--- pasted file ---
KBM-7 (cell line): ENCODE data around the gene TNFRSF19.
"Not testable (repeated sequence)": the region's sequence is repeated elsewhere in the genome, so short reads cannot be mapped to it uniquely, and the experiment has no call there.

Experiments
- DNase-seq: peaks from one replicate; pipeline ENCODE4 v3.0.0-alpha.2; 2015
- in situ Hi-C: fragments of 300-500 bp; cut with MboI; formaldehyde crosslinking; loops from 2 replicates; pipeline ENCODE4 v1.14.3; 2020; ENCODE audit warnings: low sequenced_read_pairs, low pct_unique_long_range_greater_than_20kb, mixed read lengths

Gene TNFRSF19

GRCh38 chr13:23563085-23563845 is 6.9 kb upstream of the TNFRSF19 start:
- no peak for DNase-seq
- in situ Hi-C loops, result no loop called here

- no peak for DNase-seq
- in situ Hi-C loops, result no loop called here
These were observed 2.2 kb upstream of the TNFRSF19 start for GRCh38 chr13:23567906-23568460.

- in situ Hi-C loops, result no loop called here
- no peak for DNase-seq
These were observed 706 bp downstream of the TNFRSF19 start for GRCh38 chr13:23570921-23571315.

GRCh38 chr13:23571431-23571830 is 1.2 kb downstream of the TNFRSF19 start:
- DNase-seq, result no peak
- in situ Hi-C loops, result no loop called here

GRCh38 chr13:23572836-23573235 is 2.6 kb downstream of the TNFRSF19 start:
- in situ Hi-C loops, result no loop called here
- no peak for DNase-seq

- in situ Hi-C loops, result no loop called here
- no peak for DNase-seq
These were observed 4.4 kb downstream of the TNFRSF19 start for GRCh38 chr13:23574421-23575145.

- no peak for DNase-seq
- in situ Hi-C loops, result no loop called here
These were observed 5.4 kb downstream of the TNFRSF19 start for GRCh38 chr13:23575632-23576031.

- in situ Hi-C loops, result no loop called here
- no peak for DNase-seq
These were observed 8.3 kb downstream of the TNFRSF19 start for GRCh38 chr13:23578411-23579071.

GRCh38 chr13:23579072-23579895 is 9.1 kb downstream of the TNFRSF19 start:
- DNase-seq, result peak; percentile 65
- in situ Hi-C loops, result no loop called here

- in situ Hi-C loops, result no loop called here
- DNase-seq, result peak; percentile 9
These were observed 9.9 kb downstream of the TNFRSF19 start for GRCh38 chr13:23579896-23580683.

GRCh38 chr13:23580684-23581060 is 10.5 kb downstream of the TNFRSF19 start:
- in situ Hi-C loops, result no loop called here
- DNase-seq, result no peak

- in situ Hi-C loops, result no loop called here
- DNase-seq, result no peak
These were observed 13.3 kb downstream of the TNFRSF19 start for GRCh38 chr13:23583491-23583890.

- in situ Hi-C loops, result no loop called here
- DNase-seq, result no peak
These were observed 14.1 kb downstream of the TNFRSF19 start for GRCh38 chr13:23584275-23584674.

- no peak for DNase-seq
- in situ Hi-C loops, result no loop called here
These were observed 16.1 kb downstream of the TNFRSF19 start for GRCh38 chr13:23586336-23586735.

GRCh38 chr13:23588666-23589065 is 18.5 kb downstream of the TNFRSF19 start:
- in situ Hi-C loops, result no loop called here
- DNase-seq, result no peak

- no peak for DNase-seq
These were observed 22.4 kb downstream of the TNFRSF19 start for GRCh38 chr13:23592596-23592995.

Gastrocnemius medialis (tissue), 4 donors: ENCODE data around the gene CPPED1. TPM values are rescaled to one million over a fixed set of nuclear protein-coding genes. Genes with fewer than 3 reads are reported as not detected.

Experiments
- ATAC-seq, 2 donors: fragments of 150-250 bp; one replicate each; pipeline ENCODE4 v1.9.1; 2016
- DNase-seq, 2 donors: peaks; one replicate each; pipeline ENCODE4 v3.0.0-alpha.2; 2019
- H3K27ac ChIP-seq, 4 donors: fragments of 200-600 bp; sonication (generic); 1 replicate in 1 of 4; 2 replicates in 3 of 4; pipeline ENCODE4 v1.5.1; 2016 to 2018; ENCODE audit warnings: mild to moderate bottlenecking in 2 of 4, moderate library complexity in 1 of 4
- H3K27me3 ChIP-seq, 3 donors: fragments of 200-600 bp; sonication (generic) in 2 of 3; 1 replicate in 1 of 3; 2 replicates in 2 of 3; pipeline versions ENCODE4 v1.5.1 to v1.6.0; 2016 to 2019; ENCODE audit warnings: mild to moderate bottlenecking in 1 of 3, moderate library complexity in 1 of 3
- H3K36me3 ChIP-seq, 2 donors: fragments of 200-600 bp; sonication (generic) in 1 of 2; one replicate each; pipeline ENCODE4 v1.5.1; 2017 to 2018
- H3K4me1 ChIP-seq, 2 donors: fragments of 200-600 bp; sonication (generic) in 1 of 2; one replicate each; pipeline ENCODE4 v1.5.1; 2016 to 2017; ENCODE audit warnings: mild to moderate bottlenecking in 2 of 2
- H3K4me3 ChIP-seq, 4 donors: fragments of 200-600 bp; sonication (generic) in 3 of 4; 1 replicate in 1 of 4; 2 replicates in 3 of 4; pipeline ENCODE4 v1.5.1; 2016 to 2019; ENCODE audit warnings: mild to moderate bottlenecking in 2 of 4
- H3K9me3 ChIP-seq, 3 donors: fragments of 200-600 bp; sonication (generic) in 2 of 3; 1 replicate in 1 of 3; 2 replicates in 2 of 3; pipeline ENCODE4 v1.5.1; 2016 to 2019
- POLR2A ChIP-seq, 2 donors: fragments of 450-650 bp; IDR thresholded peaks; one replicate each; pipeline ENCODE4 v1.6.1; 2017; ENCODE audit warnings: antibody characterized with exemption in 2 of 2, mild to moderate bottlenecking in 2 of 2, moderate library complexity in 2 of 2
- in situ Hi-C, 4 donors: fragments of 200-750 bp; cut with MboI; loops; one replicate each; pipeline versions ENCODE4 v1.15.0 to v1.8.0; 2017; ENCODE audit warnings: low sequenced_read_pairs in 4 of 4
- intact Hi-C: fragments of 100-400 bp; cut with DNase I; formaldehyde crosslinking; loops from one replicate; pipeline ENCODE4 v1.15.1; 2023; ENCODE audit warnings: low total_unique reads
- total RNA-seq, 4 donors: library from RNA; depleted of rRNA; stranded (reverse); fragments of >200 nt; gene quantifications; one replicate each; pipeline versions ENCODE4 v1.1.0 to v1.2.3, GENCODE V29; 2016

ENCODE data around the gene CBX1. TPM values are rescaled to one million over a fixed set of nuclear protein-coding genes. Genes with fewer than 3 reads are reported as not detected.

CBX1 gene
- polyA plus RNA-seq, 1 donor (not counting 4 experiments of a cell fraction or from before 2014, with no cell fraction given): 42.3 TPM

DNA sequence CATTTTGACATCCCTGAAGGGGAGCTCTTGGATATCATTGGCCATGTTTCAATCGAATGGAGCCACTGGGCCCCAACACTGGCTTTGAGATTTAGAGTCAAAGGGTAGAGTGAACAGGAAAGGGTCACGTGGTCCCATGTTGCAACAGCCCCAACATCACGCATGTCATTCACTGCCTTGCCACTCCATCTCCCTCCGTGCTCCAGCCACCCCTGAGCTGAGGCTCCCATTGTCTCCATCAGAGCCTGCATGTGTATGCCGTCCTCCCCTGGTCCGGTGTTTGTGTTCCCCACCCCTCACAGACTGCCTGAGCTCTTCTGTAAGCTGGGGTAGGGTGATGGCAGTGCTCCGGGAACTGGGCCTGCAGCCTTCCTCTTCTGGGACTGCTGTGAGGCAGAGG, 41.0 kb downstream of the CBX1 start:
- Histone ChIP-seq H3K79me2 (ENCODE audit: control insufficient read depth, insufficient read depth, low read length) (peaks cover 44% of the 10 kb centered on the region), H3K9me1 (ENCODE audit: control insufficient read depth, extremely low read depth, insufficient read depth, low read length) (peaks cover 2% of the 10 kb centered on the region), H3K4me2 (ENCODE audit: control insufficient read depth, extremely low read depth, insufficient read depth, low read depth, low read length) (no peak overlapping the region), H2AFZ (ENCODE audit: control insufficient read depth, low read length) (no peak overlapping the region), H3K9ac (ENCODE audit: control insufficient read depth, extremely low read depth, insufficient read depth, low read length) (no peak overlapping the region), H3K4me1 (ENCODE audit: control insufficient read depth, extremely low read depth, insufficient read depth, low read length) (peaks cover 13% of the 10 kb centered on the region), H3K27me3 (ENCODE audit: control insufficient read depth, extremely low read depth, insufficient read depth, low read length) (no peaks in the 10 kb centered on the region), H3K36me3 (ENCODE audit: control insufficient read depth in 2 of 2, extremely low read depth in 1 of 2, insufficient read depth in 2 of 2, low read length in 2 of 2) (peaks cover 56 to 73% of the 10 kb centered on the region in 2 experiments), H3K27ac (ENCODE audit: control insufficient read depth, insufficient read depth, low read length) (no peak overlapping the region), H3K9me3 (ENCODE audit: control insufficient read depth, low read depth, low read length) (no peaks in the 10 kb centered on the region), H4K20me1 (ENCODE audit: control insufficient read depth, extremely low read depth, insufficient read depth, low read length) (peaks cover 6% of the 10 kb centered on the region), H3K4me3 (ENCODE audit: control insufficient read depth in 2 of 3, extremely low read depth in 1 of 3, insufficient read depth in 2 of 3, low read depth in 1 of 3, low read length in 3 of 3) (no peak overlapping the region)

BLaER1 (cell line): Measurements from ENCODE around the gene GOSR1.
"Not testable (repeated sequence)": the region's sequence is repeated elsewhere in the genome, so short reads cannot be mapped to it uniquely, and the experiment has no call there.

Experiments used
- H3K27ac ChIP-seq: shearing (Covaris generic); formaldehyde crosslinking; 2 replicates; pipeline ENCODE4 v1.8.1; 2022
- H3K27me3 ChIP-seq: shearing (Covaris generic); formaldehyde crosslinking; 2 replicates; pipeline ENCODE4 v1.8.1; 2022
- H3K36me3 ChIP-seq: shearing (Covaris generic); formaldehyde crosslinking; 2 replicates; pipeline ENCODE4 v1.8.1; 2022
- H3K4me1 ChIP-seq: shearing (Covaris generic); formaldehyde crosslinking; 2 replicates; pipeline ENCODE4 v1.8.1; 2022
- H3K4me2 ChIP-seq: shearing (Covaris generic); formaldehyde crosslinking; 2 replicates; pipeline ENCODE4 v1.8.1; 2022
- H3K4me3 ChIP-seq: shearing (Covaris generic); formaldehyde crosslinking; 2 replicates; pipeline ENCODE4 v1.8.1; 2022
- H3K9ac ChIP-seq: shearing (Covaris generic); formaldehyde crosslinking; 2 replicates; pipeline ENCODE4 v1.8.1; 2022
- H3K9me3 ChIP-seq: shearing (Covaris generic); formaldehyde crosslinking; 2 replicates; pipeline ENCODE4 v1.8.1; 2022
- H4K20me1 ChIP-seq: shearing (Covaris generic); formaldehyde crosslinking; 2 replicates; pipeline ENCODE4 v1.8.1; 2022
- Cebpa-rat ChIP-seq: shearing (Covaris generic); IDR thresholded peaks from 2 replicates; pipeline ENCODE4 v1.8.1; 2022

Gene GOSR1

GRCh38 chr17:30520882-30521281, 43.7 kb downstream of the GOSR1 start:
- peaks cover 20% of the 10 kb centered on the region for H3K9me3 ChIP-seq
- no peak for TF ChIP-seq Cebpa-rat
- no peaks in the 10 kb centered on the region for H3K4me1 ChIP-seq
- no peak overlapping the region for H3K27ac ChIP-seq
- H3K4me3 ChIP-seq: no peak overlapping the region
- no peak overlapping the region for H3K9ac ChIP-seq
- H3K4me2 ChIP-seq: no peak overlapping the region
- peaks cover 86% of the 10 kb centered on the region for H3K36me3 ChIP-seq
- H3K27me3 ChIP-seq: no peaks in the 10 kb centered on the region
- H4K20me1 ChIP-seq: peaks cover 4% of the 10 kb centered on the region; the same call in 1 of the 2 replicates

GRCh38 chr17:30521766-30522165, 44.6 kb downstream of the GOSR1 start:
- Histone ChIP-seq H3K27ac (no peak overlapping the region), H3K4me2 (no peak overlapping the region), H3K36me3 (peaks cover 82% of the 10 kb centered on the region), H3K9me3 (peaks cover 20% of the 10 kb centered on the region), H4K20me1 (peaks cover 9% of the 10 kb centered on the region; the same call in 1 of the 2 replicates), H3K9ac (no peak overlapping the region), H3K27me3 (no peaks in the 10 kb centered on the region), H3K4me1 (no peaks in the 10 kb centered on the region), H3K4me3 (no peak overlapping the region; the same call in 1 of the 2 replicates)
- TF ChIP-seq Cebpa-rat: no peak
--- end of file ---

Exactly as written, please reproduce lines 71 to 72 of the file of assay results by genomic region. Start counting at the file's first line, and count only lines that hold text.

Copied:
DNA sequence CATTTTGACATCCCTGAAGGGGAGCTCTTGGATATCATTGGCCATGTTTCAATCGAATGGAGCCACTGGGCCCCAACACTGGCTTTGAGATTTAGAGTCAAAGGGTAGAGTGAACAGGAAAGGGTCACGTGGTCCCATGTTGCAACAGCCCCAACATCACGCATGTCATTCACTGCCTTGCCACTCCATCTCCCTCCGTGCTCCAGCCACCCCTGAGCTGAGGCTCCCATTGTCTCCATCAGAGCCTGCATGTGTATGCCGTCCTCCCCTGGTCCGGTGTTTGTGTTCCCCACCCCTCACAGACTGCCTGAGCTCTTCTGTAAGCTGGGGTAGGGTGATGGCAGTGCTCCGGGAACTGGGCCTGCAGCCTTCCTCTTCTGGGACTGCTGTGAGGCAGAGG, 41.0 kb downstream of the CBX1 start:
- Histone ChIP-seq H3K79me2 (ENCODE audit: control insufficient read depth, insufficient read depth, low read length) (peaks cover 44% of the 10 kb centered on the region), H3K9me1 (ENCODE audit: control insufficient read depth, extremely low read depth, insufficient read depth, low read length) (peaks cover 2% of the 10 kb centered on the region), H3K4me2 (ENCODE audit: control insufficient read depth, extremely low read depth, insufficient read depth, low read depth, low read length) (no peak overlapping the region), H2AFZ (ENCODE audit: control insufficient read depth, low read length) (no peak overlapping the region), H3K9ac (ENCODE audit: control insufficient read depth, extremely low read depth, insufficient read depth, low read length) (no peak overlapping the region), H3K4me1 (ENCODE audit: control insufficient read depth, extremely low read depth, insufficient read depth, low read length) (peaks cover 13% of the 10 kb centered on the region), H3K27me3 (ENCODE audit: control insufficient read depth, extremely low read depth, insufficient read depth, low read length) (no peaks in the 10 kb centered on the region), H3K36me3 (ENCODE audit: control insufficient read depth in 2 of 2, extremely low read depth in 1 of 2, insufficient read depth in 2 of 2, low read length in 2 of 2) (peaks cover 56 to 73% of the 10 kb centered on the region in 2 experiments), H3K27ac (ENCODE audit: control insufficient read depth, insufficient read depth, low read length) (no peak overlapping the region), H3K9me3 (ENCODE audit: control insufficient read depth, low read depth, low read length) (no peaks in the 10 kb centered on the region), H4K20me1 (ENCODE audit: control insufficient read depth, extremely low read depth, insufficient read depth, low read length) (peaks cover 6% of the 10 kb centered on the region), H3K4me3 (ENCODE audit: control insufficient read depth in 2 of 3, extremely low read depth in 1 of 3, insufficient read depth in 2 of 3, low read depth in 1 of 3, low read length in 3 of 3) (no peak overlapping the region)